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the escape of blood from a ruptured vessel; it can be either external or internal. Blood from an artery is bright red in color and comes in spurts; that from a vein is dark red and comes in a steady flow. Aside from the obvious flow of blood from a wound or body orifice, massive hemorrhage can be detected by other signs, such as restlessness, cold and clammy skin, thirst, increased and thready pulse, rapid and shallow respirations, and a drop in blood pressure. If the hemorrhage continues unchecked, the patient may complain of visual disturbances, ringing in the ears, or extreme weakness.
capillary hemorrhage oozing of blood from minute vessels.
cerebral hemorrhage a hemorrhage into the cerebrum; one of the three main causes of cerebral vascular accident (stroke syndrome).
concealed hemorrhage internal hemorrhage.
internal hemorrhage that in which the extravasated blood remains within the body.
intracranial hemorrhage bleeding within the cranium, which may be extradural, subdural, subarachnoid, or cerebral.
petechial hemorrhage subcutaneous hemorrhage occurring in minute spots.
postpartum hemorrhage that which follows soon after labor.
primary hemorrhage that which soon follows an injury.
secondary hemorrhage that which follows an injury after a considerable lapse of time.
hemorrhage into the substance of the cerebrum, usually in the region of the internal capsule by the rupture of the lenticulostriate artery.
Etymology: L, cerebrum + Gk, haima, blood, rhegnynei, to burst forth
a hemorrhage from a blood vessel in the brain. Three criteria used to classify cerebral hemorrhages are location (subarachnoid, extradural, subdural), kind of vessel involved (arterial, venous, capillary), and origin (traumatic, degenerative). Each kind of cerebral hemorrhage has distinctive clinical characteristics. Most cerebral hemorrhages occur in the region of the basal ganglia and are caused by the rupture of a sclerotic artery as a result of hypertension. Other causes of rupture include congenital aneurysm, cerebrovascular thrombosis, and head trauma.
observations Bleeding may lead to displacement or destruction of brain tissue. Extensive hemorrhage is usually fatal. Depending on the extent and the location of the damaged tissue, residual effects may include aphasia, diminished mental function, hemiplegia, or disturbance of the function of a special sense.
interventions A computed tomography scan may be performed to locate the lesion and to differentiate the hemorrhage from an embolus or thrombus, or cerebral angiography may be used for these purposes. Lumbar puncture may be performed to reveal blood in the spinal fluid if subarachnoid bleeding is suspected, but computed tomography must be performed first because of the risk of brain herniation if high intracranial pressure is present. Surgery is sometimes necessary to stop the bleeding and to prevent death from greatly increased intracranial pressure, although it has not been shown to improve long-term outcome. Treatment is usually supportive.
intracerebral haemorrhageA generic term for haemorrhage within the cerebral parenchyma which, when superficial, is most commonly caused by contusions and, if deep, more often linked to hypertension and occurs in the putamen, thalamus, internal capsule, cerebellum or pons.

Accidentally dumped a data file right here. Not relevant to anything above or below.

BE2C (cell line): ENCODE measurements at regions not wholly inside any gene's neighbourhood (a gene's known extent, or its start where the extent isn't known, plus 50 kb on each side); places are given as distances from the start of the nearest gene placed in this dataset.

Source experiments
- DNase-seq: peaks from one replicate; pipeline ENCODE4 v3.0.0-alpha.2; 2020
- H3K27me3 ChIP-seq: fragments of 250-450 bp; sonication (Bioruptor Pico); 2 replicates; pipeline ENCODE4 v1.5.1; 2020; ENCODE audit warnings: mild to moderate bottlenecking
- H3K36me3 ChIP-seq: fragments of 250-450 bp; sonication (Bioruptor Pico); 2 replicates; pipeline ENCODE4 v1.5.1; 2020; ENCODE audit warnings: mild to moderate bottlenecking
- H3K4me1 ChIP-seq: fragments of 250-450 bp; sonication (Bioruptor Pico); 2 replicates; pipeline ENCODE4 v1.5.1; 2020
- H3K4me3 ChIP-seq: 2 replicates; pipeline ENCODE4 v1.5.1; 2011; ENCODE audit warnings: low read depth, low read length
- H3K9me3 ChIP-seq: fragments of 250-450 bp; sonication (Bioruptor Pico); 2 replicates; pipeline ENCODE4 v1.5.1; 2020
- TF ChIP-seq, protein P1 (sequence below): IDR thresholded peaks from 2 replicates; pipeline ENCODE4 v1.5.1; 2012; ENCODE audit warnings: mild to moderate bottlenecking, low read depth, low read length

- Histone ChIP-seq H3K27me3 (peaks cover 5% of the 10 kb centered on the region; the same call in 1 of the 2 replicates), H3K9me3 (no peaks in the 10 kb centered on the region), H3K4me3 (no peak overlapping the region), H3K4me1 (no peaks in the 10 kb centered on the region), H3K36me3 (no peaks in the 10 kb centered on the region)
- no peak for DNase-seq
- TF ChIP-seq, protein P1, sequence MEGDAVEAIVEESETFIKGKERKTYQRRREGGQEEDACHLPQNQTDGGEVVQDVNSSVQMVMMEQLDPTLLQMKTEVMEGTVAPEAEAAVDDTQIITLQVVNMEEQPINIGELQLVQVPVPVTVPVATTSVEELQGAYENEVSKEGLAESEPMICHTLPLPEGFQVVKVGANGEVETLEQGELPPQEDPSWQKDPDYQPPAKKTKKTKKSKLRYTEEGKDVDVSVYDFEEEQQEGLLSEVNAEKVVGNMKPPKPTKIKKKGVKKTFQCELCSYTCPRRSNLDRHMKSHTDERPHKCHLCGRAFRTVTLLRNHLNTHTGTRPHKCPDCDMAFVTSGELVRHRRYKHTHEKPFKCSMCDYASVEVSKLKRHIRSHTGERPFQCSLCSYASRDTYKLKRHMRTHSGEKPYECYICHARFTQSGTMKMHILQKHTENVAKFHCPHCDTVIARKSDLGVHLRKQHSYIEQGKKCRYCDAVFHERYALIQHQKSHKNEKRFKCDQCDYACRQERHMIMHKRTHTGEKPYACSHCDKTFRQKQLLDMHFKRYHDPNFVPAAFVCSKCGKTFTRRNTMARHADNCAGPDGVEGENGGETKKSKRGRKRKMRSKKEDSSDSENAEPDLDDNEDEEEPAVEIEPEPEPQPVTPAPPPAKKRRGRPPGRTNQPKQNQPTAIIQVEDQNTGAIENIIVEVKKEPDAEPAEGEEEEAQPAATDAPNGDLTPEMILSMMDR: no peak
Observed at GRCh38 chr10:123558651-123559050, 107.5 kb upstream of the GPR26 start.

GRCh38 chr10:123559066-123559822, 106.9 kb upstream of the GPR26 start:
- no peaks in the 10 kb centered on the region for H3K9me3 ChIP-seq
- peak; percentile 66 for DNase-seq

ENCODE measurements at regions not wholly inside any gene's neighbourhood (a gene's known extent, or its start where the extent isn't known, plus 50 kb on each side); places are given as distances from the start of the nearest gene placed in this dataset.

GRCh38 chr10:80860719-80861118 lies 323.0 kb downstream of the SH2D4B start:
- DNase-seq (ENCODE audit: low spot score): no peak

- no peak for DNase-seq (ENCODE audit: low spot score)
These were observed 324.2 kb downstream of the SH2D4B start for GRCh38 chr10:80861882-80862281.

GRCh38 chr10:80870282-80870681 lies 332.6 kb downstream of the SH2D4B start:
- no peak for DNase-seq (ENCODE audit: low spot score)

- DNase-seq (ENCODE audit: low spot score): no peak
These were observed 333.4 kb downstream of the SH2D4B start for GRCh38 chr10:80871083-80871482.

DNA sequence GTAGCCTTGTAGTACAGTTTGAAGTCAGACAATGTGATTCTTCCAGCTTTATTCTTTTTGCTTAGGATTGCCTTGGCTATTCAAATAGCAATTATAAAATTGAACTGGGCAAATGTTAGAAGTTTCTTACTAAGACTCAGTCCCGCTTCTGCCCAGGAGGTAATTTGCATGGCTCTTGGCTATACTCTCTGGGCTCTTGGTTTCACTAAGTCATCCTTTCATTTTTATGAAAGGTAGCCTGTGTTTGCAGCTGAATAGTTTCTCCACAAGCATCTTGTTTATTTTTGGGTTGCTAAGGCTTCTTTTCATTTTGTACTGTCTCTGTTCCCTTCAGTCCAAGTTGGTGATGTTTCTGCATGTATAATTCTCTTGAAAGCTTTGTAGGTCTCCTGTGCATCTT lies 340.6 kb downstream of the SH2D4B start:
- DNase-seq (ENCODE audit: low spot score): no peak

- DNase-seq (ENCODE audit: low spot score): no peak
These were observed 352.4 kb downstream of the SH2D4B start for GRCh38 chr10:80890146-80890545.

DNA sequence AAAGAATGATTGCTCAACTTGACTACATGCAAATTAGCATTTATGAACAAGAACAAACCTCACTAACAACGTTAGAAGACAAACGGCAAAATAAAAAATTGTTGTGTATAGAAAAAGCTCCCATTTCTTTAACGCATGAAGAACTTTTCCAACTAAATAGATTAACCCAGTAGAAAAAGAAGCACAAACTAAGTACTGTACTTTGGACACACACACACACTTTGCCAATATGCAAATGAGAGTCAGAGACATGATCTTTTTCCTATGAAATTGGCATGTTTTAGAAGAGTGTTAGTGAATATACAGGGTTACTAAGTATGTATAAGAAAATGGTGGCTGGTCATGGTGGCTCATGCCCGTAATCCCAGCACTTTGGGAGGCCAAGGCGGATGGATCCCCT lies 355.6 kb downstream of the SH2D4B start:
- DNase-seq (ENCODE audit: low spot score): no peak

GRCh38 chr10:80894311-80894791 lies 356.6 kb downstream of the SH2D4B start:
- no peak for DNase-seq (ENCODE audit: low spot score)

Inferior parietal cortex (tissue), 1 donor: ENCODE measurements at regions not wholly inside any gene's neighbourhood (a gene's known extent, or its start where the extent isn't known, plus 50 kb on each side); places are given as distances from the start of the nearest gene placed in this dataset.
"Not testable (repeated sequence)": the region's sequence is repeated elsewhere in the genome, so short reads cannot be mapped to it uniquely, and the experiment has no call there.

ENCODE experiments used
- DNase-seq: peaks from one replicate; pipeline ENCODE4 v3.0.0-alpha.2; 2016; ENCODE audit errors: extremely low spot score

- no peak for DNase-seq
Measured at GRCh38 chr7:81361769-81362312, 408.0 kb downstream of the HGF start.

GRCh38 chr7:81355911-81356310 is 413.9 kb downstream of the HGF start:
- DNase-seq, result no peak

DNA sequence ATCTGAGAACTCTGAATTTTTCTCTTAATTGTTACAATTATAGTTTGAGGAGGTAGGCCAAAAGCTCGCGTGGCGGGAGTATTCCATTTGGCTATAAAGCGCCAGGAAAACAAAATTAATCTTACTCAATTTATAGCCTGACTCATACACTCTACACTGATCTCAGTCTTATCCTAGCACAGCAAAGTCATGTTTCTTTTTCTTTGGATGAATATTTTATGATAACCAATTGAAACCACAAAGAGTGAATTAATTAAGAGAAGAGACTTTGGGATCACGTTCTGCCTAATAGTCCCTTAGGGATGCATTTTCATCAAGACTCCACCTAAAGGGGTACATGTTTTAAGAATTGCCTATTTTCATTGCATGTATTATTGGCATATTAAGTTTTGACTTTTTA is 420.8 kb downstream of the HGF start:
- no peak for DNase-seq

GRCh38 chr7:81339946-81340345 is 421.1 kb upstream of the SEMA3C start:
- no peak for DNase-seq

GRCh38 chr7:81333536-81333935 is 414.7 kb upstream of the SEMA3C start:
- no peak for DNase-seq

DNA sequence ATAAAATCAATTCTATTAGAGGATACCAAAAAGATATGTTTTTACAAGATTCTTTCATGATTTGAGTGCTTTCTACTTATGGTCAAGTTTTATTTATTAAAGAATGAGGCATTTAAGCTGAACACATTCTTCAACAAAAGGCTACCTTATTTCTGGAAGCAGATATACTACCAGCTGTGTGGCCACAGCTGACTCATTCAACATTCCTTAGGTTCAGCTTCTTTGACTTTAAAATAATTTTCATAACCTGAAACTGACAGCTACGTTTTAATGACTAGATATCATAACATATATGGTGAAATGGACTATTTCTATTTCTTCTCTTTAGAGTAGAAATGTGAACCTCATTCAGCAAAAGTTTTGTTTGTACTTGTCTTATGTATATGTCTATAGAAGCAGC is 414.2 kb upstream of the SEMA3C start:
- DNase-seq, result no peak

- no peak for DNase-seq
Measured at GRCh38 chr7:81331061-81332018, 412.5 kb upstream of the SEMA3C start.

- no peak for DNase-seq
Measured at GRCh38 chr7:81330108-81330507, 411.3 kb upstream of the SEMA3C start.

cerebral hemorrhageBrain bleed Neurology Abrupt bleeding into cerebral tissue, which may be 2º to HTN, ASHD malformations or trauma. See Arteriovenous malformation, Berry aneurysm, Cerebrovascular accident, Stroke, Subdural hematoma.
ce·re·bral hem·or·rhage(ser'ĕ-brăl hem'ŏr-ăj)
Hemorrhage into the substance of the cerebrum, usually in the region of the internal capsule by the rupture of the lenticulostriate artery.
ce·re·bral hem·or·rhage(ser'ĕ-brăl hem'ŏr-ăj)
Hemorrhage into substance of cerebrum.
the escape of blood from a ruptured vessel. Hemorrhage can be external, internal, or into the skin or other tissues. Blood from an artery is bright red in color and comes in spurts; that from a vein is dark red and comes in a steady flow.
Hemorrhages in particular anatomical sites may be found under their specific anatomical headings.
alimentary tract hemorrhage
includes hematochezia, melena.
see paraneoplastic hemorrhage (below).
oozing of blood from minute vessels.
see brain hemorrhage.
exercise-induced pulmonary hemorrhage
see exercise-induced pulmonary hemorrhage.
that due to abnormalities in the fibrinolytic system and not dependent on hypofibrinogenemia.
that which occurs into cavities, e.g. hemoperitoneum, or into tissues, e.g. vulvar hematoma in mares. The only evidence of illness may be extreme pallor and weakness. There may be moderate dyspnea and other signs related to the distention of individual organs.
bleeding within the cranium, which may be extradural, subdural, subarachnoid or cerebral.
uncommon syndrome caused by leakage of blood into the potential space between the two serosal layers of the mesentery. An extensive hemorrhage causes severe abdominal pain, shock, some blood-staining of peritoneal fluid and leakage of blood into the intestinal lumen.
a variety of hemostatic disorders develop in association with neoplasia in animals and may result in disseminated intravascular coagulation and hemorrhage. Called also cancer-associated hemorrhage.
subcutaneous hemorrhage occurring in minute spots.
that which follows soon after parturition.
that which soon follows an injury.
that which follows an injury after a considerable lapse of time.
causes a soft, painless fluctuating swelling capable of being moved easily. Paracentesis reveals the presence of whole blood.